Boring Company unveils first tunnel with vehicles on ‘tracking wheels’

Posted: 21 December 2018 | | No comments yet

Elon Musk’s system, which he calls ‘loop’, could eventually work on a larger scale beneath cities across the globe; reducing road congestion and pollution.


Elon Musk has revealed his underground transportation tunnel, offering members of the press and invited guests to experience travelling in the subterranean tube.

The transportation concept comprises of electric, autonomous vehicles – that bear an extra set of wheels – moving through thin tunnels at speeds of up to 150mph. These tunnels are accessed by lifts that drop 45-feet down from street level.

The test tunnel revealed, named Hawthorne Test Tunnel, is 1.14-mile long, cost $10 million to build, runs underneath streets of Los Angeles and arrives at what is known as O’Leary Station on the tunnel network.

Although the test runs are not yet operating at 150mph, a journey of just over a mile took only three minutes – the same amount of time it took to drive out of a garage and take a right-hand turn onto a surface street in Los Angeles.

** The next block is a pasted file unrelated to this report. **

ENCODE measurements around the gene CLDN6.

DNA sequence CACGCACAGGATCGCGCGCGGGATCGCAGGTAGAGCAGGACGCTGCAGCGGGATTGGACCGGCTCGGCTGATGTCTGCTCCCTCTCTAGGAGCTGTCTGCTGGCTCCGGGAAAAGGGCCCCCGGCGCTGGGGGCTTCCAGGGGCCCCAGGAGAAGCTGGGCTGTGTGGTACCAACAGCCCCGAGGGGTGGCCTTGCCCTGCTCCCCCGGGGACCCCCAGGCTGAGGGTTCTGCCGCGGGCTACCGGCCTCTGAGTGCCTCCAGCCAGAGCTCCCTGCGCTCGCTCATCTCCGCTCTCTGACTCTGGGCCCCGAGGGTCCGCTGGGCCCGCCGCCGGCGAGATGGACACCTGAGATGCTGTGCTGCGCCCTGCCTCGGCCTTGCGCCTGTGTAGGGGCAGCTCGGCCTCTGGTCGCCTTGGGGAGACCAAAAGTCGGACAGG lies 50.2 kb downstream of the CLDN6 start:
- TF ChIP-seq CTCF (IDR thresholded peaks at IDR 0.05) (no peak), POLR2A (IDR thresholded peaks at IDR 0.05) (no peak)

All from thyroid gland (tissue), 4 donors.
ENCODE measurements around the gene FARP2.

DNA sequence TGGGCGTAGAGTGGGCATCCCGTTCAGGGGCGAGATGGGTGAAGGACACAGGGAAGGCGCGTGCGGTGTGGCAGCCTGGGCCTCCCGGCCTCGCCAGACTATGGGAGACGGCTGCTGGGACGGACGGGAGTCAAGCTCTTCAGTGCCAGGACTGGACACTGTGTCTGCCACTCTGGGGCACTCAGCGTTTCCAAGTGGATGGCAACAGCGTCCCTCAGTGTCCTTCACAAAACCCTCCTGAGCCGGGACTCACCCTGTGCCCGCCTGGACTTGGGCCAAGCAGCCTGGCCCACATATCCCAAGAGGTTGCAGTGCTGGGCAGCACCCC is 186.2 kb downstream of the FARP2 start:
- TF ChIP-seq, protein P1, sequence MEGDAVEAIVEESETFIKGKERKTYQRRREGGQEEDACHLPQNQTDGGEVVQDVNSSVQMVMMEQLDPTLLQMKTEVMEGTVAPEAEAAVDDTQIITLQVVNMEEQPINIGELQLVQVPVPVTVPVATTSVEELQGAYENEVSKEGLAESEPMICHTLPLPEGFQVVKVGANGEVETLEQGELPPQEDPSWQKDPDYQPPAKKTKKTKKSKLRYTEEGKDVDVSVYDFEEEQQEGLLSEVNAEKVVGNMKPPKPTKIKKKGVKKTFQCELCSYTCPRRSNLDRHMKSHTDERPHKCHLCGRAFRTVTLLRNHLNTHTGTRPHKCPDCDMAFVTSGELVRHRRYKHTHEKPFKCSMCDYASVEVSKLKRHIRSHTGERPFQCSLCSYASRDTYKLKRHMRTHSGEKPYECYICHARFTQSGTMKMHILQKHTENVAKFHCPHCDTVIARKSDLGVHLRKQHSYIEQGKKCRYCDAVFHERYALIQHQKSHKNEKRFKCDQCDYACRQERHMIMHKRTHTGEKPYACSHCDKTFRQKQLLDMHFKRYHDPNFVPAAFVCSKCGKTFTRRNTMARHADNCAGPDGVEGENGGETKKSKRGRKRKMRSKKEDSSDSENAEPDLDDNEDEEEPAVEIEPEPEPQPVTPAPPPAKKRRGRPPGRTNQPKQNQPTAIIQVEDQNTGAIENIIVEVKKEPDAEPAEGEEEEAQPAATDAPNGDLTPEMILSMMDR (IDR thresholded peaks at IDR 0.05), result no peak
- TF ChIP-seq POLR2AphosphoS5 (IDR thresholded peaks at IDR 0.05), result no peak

The Boring Company’s website states: “The purpose is to demonstrate that a lift can be built in very small footprints and within existing buildings, whether they are houses, office buildings or retail parking lots. Looking forward, one could have a lift in the basement of every office building, allowing extremely convenient commutes.”

Autonomous, electric vehicles could be lowered into the system on wall-less elevators the size of two cars. It is planned that a number of autonomous cars could remain inside the system specifically for pedestrians and bicyclists. Once on the main arteries of the system, every car could run at top speed except when entering and exiting.

For cars to be able to use the tunnels, they would have to be fitted with specially-designed side wheels that move to be perpendicular to regular tires and run along the tunnel’s track. The cost for such wheels would be about $200-$300 per car, however, can be applied to any autonomous, electric vehicle, not just Tesla vehicles.